The Limitations of Air Springs

The Limitations of Air Springs

Most forks that come on mountain bikes these days are air sprung, likely due to being lighter and more adjustable when compared to a coil sprung fork. Air spring designs have improved over the years, however there are still compromises on their performance which we will cover below.

To understand how air and coil springs perform, let’s take a look at a spring curve. A spring curve maps out how much force is required to compress the spring, at every point in the travel.

This is a spring curve of a Fox 34 (Evol) with 100psi.

Let’s break it down into 3 sections to analyze: Initial stroke, mid stroke and end stroke. 


Initial stroke - Unlike coil, the initial stroke of an air fork is stiffer, partly due to the spring rate, and partly due to seal friction. It requires more force to get the first third moving and this can generally translate to feeling ‘harsh’. 

Mid stroke - Once we get past this initial stroke, you’ll notice that the curve dips. This is often associated with feeling ‘divey’ and is where the second most common complaint of ‘lack of support’ stems from. Unfortunately, that’s just the way stock air springs are. This feeling of ‘lack of support’ is usually noticeable in corners and very technical sections of trail.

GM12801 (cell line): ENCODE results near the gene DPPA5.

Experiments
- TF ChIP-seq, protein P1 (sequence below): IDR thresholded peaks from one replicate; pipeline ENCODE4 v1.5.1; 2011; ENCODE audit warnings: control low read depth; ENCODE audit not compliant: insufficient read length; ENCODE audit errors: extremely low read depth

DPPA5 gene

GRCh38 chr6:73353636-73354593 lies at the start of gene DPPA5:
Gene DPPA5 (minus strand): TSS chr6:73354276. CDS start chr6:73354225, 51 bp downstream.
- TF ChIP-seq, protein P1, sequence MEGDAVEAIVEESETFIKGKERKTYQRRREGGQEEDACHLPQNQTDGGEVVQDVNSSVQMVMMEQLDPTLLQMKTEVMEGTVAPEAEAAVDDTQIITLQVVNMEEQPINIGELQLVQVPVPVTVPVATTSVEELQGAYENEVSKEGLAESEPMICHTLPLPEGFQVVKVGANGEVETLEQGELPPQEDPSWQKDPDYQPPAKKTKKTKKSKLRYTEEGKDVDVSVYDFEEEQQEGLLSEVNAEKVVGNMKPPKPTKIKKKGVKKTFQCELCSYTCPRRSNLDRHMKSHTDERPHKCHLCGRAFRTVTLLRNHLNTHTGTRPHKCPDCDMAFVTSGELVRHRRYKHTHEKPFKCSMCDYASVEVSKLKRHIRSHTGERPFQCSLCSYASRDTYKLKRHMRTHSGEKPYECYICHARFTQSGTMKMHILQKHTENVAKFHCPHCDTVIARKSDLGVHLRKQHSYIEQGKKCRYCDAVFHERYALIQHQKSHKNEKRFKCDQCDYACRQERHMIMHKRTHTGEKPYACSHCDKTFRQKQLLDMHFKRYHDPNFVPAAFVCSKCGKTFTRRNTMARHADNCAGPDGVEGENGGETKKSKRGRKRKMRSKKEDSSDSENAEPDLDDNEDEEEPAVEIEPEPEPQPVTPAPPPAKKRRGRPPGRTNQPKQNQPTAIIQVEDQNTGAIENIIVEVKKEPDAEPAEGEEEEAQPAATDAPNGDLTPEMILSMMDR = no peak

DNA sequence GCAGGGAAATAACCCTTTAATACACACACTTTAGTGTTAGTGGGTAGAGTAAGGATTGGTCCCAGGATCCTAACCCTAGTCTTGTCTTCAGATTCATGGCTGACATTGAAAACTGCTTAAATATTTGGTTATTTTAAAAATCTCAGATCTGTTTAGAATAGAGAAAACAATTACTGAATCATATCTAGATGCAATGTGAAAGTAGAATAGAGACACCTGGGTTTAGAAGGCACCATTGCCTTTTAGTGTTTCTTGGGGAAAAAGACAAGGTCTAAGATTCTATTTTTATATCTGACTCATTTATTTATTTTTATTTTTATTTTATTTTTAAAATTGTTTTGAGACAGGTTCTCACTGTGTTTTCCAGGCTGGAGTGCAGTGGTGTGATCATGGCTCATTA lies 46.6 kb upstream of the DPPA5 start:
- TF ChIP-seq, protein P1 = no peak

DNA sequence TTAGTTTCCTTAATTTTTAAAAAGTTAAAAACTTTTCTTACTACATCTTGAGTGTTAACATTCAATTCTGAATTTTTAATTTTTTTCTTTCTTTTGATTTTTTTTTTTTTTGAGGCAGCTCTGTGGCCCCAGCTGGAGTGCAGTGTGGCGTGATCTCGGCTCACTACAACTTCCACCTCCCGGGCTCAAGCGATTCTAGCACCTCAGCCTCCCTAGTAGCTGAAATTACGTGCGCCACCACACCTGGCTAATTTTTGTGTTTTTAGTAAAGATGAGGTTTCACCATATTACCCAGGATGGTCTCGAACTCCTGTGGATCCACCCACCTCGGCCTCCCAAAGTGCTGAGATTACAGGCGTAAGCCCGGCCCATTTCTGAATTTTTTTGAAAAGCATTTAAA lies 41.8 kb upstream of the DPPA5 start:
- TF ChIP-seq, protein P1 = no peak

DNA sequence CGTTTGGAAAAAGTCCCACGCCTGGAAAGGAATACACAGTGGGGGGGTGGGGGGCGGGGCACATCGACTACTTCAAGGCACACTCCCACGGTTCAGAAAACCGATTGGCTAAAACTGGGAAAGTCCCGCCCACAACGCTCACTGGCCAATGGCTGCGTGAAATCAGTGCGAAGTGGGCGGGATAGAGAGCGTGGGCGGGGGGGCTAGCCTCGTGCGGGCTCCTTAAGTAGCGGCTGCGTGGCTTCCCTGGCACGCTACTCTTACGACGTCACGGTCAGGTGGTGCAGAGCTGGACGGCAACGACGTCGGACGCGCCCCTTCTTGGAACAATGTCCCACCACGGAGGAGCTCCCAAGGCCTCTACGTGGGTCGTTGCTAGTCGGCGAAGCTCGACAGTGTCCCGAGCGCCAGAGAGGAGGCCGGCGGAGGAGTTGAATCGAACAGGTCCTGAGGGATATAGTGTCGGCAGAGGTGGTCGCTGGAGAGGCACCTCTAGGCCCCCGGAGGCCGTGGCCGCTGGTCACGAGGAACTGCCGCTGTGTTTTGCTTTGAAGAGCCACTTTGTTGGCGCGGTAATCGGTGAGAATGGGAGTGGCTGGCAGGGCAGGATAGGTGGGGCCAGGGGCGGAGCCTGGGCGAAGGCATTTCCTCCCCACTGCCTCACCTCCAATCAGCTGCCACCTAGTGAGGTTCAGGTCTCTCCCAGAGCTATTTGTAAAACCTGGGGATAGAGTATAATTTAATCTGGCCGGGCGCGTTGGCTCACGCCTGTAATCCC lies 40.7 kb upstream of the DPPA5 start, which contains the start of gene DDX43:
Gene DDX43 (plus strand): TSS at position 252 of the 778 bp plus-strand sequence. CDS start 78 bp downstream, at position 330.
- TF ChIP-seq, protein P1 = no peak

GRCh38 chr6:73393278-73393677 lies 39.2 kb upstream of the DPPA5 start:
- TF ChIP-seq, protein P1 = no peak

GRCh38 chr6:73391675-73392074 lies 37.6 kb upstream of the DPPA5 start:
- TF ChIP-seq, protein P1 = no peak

End stroke - A positive characteristic to air springs is the end progression. It protects against bottoming out and in air sprung forks, and can even be adjusted with the use of tokens.

Our upgrades aim to address those characteristics common in the initial and mid stroke of air springs. 

The Luftkappe does this by enlarging the negative chamber, allowing you to run higher air pressure for more support in the middle and end of the stroke, with improved sensitivity in the start of the stroke.
The Secus also does this, but to a much larger scale. It also reduces ramp up in the lower leg (if you’re unsure of what that is, check out this article). Combined with our proprietary mid-stroke support valve, the Secus provides a spring curve similar to that of a coil, that is ironically not much of a curve, but more linear.
The Smashpot aims to address these air spring limitations… by replacing it with a coil spring. With a coil, there are no moving seals to cause friction or leak, and the coil has zero spring rate variation, allowing more mid-stroke support and consistency. Where air springs are usually favored is the end-stroke that protects against bottoming out, and the Smashpot addresses this with a Hydraulic Bottom out system.


We don’t believe in making and selling products that are gimmicky and don't provide a real improvement - our goal is always the best performance-per-dollar-spent.

Nobody needs an upgrade, just like nobody needs a new bike every year, but it can improve the ride quality of performance-minded riders who want the best from their bike.


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